Another rip snorter of a weekend in Dunedin and this time we had a half-decent performance by England to celebrate. Once again the atmosphere at and around the stadium was fantastic.
We spent the afternoon in the lead up to the game trying to make sure that Justin, on his birthday, would remember as little about the game as possible but, contrary to recent form he actually equipped himself rather well. The Octagon, the central part of the city, quickly filled up with England supporters and Kiwis in full Romanian gear, faces painted, wrapped in flags and donning shirts. A pretty vocal bunch they were too, until you asked them where precisely Romania is and to name three facts about the country. Then they piped down a bit.
England performed considerably better than in their previous games without ever quite convincing that they would pose a threat to more accomplished opposition. There were still too many penalties and sloppy mistakes and Tindall was very lateral at 12 but it was good to see the outside backs get plenty of opportunities and take many of them.
Then it was on to Otago University Rugby Club for the big one between New Zealand and France. The obvious thing for an England supporter to have wanted was a Kiwi victory to direct us to an easier quarter final. But even when all logic pointed that way it was quite hard to do so when surrounded by people who were so immersed in the Cult of the All Blacks and so dismissive of any rugby barring their own.
It also meant it took a bit of time before we could appreciate that we were watching a performance which far outstripped anything we had seen in the tournament to date. It will take a shock to match any we have seen in past tournaments to stop the Kiwi juggernaut and the locals have pretty much written everyone else off already.
It’s fair to say that the Kiwis do not have a particularly high opinion of Northern Hemisphere rugby, characterising it as dull, slow and forward-based. That is the generally accepted view here and you will find very few locals prepared to speak up against it.
But dig a little deeper and you find that such a dismissive, sweeping generalisation is based upon really not very much at all. So deep-rooted are these views that the majority of New Zealanders to whom we have spoken do not actually watch any Northern Hemisphere rugby at all. The Six Nations is pretty much the only European rugby which gets shown down here and even the most ardent apologist for the tournament would admit that it has produced some rather turgid fare in the past few seasons. The magnificent Heineken Cup barely seems to register.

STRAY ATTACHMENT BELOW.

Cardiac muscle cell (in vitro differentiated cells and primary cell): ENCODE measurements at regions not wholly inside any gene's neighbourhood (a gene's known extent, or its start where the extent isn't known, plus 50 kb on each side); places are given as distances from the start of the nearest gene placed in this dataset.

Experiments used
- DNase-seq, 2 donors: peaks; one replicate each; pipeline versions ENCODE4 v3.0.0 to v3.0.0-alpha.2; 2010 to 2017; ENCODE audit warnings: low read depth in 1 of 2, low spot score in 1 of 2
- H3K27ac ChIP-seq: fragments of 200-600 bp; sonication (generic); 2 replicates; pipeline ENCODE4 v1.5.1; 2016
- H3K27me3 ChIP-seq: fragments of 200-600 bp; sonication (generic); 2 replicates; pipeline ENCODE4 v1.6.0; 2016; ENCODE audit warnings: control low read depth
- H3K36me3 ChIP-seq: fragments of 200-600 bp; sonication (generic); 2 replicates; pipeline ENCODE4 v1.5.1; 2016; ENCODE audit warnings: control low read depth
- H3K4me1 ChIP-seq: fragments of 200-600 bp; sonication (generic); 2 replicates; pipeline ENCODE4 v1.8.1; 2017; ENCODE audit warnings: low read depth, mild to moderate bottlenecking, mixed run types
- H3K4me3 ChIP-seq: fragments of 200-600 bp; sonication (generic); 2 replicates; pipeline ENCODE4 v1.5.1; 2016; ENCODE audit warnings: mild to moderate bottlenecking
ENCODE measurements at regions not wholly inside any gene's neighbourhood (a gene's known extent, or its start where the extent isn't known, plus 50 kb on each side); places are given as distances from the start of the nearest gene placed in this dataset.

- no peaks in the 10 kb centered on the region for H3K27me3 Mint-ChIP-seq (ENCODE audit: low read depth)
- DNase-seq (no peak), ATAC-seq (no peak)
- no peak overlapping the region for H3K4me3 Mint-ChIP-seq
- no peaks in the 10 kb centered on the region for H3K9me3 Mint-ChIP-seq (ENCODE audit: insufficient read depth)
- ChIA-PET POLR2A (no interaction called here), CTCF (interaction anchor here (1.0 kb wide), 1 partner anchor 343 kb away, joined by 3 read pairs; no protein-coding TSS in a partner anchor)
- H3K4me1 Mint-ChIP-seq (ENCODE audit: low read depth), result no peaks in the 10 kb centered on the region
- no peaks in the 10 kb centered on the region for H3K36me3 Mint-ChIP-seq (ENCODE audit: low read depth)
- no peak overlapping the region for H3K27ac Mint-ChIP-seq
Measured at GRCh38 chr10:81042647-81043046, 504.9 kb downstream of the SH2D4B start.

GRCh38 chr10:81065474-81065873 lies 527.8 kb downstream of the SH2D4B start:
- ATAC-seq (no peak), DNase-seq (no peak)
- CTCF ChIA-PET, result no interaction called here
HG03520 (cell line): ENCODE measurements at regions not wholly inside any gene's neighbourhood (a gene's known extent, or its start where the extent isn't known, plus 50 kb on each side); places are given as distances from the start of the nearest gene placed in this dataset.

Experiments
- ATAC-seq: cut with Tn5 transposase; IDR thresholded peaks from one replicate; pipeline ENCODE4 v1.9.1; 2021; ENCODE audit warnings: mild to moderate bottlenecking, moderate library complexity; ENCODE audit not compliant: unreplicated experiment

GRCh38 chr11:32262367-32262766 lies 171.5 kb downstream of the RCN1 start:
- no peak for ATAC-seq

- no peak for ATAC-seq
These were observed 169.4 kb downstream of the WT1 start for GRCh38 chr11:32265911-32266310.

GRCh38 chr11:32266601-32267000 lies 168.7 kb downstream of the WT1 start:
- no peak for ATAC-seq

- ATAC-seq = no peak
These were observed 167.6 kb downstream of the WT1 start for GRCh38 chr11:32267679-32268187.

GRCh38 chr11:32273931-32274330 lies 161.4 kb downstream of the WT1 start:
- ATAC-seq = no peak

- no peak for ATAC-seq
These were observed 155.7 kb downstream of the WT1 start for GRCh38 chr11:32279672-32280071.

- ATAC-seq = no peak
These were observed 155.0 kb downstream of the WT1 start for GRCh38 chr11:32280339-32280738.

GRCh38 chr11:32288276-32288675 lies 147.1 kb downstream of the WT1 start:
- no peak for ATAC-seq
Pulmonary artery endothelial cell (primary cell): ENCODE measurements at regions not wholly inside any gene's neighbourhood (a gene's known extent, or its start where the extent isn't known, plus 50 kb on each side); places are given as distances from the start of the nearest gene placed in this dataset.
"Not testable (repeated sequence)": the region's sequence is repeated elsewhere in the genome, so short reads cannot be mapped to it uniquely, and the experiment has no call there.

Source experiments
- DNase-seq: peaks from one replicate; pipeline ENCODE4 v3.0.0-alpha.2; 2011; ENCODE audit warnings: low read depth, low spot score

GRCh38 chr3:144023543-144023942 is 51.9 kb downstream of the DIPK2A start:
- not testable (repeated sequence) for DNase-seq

The only team they have any regard for is France, purely because the French have beaten them in a couple of big games. They have little idea that France have been a shambles for the past 18 months, many don’t know that England are Six Nations champions and one of the newspapers described Ireland as a ‘World Cup curiosity’. You get the feeling that if New Zealand don’t win the tournament they will consider that the game of rugby is flawed rather than their own team.
This is not designed to be an attack on the Kiwis. They have been generous and nigh on faultless in their hospitality and the way in which they have embraced teams and matches in which their side has not been involved. And clearly there are many exceptions to the above observations. But this is not the country of rugby experts many believe, they are a country of absolute experts on New Zealand rugby (and every single person bar none has an informed opinion on this). This enables the rest of us to take their brash confidence with a pinch of salt – unless of course their team run away with the tournament in which case a tip of the cap and humble pie all round.
Sunday was spent in the pub recovering from the Saturday and taking in all the day’s matches. The highlight was the Scotland v Argentina affair which made up in nail-biting tension what it perhaps lacked in out and out quality. I have always had a soft spot for the Argies and think it is good for the game for teams outside the old Five Nation and Tri-Nations to make the knock out stages although you have to feel for the Scots. It has set up a hell of a match for this weekend, one about which I must confess to being decidedly nervous.
This week has been another tough one with a horseback tour of the Lord of the Rings set, kayaking in the astonishing beauty of Milford Sound and I think I have a sky dive booked in for tomorrow. Hutch’s wife, Emily has joined our tour party and has dealt faultlessly with having had to watch no fewer than 4 rugby matches within 30 hours of her arrival. We can assure her that there is more where they came from.
No match for us this weekend. We will watch the England v Scotland game and the rest of the weekend’s rugby from Wanaka on the South Island as we spend two weeks travelling up to Auckland in time for the quarters.